1997) aff'd, 205 F.3d 1347 (8th Cir. 2000). In such circumstances, “the defendant is
allowed to plead anew as though it were the original complaint filed by the Plaintiff. . . .
The obvious corollary is that if an amended complaint does not change the theory or
scope of the case, a [defendant] must seek leave of court pursuant to Rule 15(a) before
it can amend its answer to assert a counterclaim.” Id.; see also Morgan Stanley, 211
F.R.D. at 227 (applying moderate approach to defendant’s attempt to add an affirmative
In the instant case, Plaintiffs’ amendment added a prayer for punitive damages
related to its original claim for bad faith. (Doc. ## 99; 142.) But, this amendment did not
change the theory of the case or expand the scope of its claims. See Vista Eng'g
Technologies, LLC v. Premier Tech., Inc., CV 09-00008-E-BLW, 2010 WL 2103960
(D. Idaho May 25, 2010) (adding prayer for punitive damages does not change the
theory of the case or expand the scope of the claims). Plaintiff requested compensatory
damages at the outset of this case, and it merely added an additional form of damages
following a favorable verdict at trial. Under Colorado law, Plaintiffs were not permitted
to request punitive damages in its initial complaint. See Colo. Rev. Stat. § 13-21102(1.5)(a) (“a claim for exemplary damages . . . may not be included in any initial claim
for relief.) Yet, Plaintiffs consistently placed Defendants on notice that they intended to
seek punitive damages. See (Doc. ## 15, at 10; 65, at 4). Moreover, Plaintiffs have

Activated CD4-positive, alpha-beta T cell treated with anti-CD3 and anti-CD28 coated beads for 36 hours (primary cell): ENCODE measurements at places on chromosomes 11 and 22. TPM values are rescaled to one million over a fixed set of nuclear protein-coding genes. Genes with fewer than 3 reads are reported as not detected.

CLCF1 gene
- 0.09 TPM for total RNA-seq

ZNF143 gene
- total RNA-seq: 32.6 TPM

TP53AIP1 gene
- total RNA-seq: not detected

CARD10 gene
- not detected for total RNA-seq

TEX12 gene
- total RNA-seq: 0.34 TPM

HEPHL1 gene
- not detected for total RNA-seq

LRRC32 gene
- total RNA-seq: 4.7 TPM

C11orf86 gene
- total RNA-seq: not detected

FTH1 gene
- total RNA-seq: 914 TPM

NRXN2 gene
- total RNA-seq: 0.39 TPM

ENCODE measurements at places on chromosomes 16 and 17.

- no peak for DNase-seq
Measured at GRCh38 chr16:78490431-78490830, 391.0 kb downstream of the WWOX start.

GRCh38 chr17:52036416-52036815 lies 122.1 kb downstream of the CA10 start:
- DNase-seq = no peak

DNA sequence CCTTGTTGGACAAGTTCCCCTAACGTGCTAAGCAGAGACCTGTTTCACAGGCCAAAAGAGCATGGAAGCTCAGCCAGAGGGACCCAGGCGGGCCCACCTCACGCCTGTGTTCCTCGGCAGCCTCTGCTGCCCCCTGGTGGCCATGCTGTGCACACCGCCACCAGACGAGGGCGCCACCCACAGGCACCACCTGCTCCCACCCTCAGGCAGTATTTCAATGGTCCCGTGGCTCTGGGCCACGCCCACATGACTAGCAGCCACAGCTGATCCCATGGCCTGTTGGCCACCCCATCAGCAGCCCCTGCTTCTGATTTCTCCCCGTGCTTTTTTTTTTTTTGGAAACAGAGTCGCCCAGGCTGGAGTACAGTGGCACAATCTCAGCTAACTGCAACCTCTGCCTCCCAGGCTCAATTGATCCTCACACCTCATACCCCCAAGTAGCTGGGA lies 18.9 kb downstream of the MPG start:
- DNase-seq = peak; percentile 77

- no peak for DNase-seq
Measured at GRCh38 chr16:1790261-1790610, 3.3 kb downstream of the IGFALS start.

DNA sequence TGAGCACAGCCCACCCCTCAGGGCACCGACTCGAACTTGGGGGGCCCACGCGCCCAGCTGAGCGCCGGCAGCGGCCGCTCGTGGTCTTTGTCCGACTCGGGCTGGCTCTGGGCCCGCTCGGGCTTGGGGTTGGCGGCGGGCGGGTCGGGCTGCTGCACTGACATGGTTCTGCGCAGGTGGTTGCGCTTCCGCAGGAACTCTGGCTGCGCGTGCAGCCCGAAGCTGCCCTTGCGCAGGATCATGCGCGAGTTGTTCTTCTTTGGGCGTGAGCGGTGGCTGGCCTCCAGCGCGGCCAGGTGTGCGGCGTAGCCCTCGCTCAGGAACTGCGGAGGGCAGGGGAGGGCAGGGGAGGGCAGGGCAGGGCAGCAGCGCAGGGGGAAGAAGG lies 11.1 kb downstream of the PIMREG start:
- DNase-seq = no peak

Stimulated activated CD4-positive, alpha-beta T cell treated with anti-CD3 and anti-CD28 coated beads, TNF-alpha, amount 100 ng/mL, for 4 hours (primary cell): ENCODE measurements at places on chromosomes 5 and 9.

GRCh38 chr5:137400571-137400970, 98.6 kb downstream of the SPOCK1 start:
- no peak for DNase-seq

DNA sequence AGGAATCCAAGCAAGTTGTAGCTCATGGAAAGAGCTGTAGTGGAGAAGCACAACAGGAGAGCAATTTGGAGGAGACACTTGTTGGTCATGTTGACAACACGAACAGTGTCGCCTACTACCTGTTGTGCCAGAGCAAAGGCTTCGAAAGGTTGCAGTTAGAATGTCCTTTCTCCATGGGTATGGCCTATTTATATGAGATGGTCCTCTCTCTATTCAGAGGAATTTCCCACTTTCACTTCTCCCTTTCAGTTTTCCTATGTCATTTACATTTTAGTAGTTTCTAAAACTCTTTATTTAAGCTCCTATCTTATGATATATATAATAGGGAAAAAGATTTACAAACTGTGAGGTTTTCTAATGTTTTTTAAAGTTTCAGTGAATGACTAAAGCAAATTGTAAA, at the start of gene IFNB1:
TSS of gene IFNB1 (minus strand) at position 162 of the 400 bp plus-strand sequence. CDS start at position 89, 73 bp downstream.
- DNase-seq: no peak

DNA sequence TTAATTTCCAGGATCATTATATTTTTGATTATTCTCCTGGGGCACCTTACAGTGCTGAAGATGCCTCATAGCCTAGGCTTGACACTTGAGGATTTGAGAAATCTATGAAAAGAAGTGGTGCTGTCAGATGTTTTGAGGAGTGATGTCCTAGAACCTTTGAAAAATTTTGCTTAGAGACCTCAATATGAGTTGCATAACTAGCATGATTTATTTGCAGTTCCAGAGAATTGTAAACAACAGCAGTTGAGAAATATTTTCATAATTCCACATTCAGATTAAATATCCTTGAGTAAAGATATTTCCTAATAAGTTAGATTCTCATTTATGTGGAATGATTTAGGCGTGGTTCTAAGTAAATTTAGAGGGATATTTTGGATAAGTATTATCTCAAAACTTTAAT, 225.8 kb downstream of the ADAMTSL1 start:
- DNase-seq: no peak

not asserted additional material facts and instead merely characterize the previously
asserted facts as “attended by circumstances indicating willful and wanton conduct.”
(Doc. # 142, at 4.) Thus, Defendants are not forced to respond to an entirely new cause
of action or theory of recovery. Accordingly, Defendants were required to seek leave
from this Court prior to amending their answers to include additional affirmative
defenses and their answers are stricken on that basis.
DEFENDANTS’ MOTION FOR LEAVE TO AMEND
In the alternative, Defendants argue that if they may not amend their
counterclaim as of right, then they are entitled to leave of court to do so. Typically, this
Court will not entertain motions made in a response. See D.C.COLO.LCivR 7.1(III)(d).
However, because trial is scheduled in two weeks and in the interest of judicial
economy, the Court will make an exception in this instance. Nonetheless, the Court
limits this discussion to whether Defendants may amend their answers to include the
material misrepresentation defense because their request to amend their answers to
include the advice of counsel defense has already been denied (Doc. # 95), and this
Court will not revisit that determination.
"Where a party seeks to amend its pleadings after the deadline for such
amendments set forth in the scheduling order, the Tenth Circuit has not definitively
stated whether the ‘good cause’ standard of Federal Rule of Civil Procedure 16(b) to
modify the scheduling order must be met.” Avon v. Kent Denver Sch., No. 12-cv-2546WJM-CBS, 2014 WL 85287, *2 (D. Colo. Jan. 9, 2014) (citing Bylin v. Billings, 568 F.3d
1224, 1231 (10th Cir. 2009)). However, the majority of courts have held that the party
must meet the two-part test of first showing good cause to amend the scheduling order
under Rule 16(b), and that an amendment should be allowed under Rule 15(a). Id.
(citing Bylin, 568 F.3d at 1231) (“Most circuits have held that when a party amends
a pleading after a deadline set by a scheduling order, Rule 16 and its ‘good cause’
standard are implicated. . . . This circuit, however, has not ruled on that question in the